Student Spotlight: Rosalind Bump

May 16, 2017

Senior Rosalind Bump shares fond memories of her years at Cal, ideas for incoming freshmen, and the story of one class that helped her understand the relationship between nature and poetry.

Rosalind Bump

4th Year, Molecular Environmental Biology, emphasis on Human & Environmental Health

 

Rosalind Bump

Best study spot on campus?

I enjoy studying outside, so you’ll often find me on the patio of the Free Speech Movement Cafe. If it’s serious studying though, I quite like the Hargrove Music Library, with its glass windows overlooking the surrounding trees. If there are a few minutes between classes, I love getting work done at the CNR Student Resource Center, where there’s always a familiar face and good company.

Best Cal memory?

There are so many! Carefree afternoons on the glade, as the laughter of friends and frisbees filled the air and the Campanile marked the hours; the moments in classes where concepts finally clicked; mornings of espresso, musings, and people-watching at Strada; adventures up the fire trails and down to the marina; the intense concentration of dead week and the feeling of triumph and relief after finals end, alongside peers who have become an irreplaceable support system throughout the years.

What is your favorite CNR class or professor and why?

I have very fond memories of ESPMC12 (English C77) “Introduction to Environmental Studies” from my freshman year. The course was one of my very first at Berkeley, and it asked us to reflect upon really essential questions, like “What is ‘the environment’? What does it mean to be ‘environmental’? Are those different, or the same, and why does it matter?” Coming into college without a direct path ahead of me, I had often found myself at the crossroads of my love of both nature and poetry. The course validated for me that the two not only intersect, but are in fact intertwined, and it was the first of many classes at Cal that redefined how I interpret and engage with the world. Plus, the professors, Bob Hass and Gary Sposito, are so incredibly welcoming, intelligent, and personable.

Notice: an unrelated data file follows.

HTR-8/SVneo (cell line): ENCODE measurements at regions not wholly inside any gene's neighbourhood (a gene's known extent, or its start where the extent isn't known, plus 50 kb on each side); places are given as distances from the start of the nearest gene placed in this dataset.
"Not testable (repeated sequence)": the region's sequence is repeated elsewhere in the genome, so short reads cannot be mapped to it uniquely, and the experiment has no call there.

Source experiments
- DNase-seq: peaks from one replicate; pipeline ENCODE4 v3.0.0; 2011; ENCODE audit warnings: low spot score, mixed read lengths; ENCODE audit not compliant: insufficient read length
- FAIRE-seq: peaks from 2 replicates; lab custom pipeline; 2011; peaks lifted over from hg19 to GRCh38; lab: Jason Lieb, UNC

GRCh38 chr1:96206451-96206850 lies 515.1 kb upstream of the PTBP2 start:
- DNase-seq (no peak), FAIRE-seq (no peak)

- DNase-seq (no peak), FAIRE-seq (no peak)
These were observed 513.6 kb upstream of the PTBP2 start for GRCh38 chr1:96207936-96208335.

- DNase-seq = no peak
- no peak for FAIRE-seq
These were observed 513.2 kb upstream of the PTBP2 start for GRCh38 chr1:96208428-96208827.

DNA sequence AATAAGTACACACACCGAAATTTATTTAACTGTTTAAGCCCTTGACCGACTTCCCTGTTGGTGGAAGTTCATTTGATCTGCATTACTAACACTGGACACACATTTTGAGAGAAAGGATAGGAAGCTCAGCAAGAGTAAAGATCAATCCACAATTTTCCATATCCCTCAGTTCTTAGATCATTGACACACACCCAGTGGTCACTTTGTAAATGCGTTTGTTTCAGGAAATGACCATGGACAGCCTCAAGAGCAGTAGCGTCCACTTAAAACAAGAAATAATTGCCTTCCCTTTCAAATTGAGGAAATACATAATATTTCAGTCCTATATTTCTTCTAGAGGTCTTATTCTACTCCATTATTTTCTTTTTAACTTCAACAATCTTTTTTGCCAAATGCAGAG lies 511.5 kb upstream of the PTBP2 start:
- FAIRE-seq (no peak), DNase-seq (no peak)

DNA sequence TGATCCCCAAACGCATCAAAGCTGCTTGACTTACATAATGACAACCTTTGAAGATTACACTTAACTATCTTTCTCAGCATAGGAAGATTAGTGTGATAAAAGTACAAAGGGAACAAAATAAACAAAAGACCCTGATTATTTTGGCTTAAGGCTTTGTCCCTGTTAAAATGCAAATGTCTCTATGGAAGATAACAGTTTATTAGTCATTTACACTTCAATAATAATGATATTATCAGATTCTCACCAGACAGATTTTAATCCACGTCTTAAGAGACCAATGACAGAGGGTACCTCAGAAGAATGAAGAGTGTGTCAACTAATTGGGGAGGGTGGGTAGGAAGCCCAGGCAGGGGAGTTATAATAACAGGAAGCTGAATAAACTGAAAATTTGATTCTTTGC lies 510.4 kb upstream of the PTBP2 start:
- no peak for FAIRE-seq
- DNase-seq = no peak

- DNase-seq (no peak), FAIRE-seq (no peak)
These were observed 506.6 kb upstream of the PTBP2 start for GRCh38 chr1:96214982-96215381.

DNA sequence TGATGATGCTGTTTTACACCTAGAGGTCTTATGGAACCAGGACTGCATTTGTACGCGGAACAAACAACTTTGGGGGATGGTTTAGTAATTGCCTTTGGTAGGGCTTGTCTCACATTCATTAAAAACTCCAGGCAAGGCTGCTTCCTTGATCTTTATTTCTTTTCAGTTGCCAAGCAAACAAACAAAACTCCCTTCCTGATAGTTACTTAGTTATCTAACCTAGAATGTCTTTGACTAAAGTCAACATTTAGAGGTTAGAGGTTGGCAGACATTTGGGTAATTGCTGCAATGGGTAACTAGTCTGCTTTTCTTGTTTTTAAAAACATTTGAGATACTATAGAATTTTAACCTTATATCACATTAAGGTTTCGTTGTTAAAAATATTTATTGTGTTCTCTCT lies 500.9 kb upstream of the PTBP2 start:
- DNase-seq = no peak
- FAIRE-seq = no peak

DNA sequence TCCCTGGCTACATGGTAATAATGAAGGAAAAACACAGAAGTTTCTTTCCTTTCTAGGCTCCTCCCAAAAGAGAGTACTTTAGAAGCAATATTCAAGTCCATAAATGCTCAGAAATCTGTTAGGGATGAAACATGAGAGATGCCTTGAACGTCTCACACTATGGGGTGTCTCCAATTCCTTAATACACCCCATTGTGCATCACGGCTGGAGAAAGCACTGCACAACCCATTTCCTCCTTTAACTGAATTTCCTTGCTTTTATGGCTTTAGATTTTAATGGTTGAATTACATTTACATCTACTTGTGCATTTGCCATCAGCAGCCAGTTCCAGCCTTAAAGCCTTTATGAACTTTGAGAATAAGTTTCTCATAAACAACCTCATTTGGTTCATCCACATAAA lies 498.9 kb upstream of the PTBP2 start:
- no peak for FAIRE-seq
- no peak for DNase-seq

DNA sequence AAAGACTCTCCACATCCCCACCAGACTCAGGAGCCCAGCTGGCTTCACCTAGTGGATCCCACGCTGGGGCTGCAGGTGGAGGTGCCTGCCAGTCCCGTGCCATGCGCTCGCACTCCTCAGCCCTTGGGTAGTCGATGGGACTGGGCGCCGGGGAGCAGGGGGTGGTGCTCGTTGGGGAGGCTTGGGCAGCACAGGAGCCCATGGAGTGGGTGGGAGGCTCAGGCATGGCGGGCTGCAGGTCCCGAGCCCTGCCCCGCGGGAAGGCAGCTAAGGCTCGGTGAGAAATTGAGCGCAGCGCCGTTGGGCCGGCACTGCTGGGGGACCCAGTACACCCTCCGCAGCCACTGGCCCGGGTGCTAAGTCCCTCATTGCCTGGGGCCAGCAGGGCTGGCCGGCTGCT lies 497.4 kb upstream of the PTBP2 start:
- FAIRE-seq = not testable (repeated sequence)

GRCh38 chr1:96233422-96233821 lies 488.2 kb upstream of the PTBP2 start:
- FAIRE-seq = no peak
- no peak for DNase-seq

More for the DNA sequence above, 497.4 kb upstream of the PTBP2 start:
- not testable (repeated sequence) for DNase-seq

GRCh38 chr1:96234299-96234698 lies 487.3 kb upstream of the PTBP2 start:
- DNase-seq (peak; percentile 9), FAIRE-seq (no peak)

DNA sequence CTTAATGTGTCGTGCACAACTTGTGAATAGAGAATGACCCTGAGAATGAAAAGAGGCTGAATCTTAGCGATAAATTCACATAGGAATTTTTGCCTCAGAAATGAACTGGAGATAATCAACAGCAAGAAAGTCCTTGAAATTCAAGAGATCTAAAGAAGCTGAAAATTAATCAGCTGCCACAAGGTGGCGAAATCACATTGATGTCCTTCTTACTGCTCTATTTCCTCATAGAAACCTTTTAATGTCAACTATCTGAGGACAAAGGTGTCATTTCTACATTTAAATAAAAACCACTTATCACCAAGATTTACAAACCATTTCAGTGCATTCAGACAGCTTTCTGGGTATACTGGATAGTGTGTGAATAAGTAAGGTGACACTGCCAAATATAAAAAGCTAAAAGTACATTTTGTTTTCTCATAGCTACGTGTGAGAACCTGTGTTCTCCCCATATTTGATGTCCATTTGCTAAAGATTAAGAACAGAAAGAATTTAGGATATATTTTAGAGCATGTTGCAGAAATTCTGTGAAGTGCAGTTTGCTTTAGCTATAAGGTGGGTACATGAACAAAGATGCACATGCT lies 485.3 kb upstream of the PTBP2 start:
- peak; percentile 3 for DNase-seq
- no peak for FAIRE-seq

Rosalind catching a sunset on North Stradbroke Island in Australia, where she conducted marine biology research

Rosalind and her friend catching a sunset on North Stradbroke Island in Australia, where they conducted marine biology research

What advice do you have for an incoming CNR student?

There are so many opportunities and communities at your fingertips! Don’t be afraid to jump in—whether that be a research lab, one of the museums on campus, or a volunteer group—if even you don’t feel like you have “enough” experience, because the experience will come with time. Invest yourself thoroughly in the classes and activities that you join, but know that at the end of the day, it is just as important to invest in the people around you (for they will be the friends to pick you up on the rough days). Lean in to the uncomfortable challenges and moments of adversity that will inevitably come your way, because they will likely be the moments in which you grow most deeply.

What is your plan for after graduation?

I plan to work in a research lab for one to two years before applying to grad school, ideally to a program that allows me to pursue questions of public health and environmental health through the lens of molecular biology.

Muir Woods, because Rosalind loves that being in Berkeley means having access to so many places of natural grandeur nearby.

Rosalind says that being in Berkeley means having access to so many places of natural grandeur nearby, such as Muir Woods.

What have been the most meaningful activities you’ve been involved with while at Berkeley?

The past few semesters I’ve been able to explore my love of science communication and outreach through BEAM (Berkeley Engineers and Mentors). BEAM mentors are so wonderfully enthusiastic and committed to hands-on, scientific discovery for elementary and middle school students in Berkeley, and we hope to inspire the next generation of budding scientists. I have also been quite involved with a variety of projects on campus: from the Specimen Prep Lab at the Museum of Vertebrate Zoology, to STeam (ASUC Sustainability Team), to plant research with the Lemaux Lab and my current research on tissue regeneration with the Hariharan Lab. Additionally, studying abroad in Australia (while not at Berkeley, per se) is one of my most cherished experiences; I am so thankful to have been able to immerse myself in marine biology and terrestrial ecology for a semester, alongside truly brilliant professors and peers.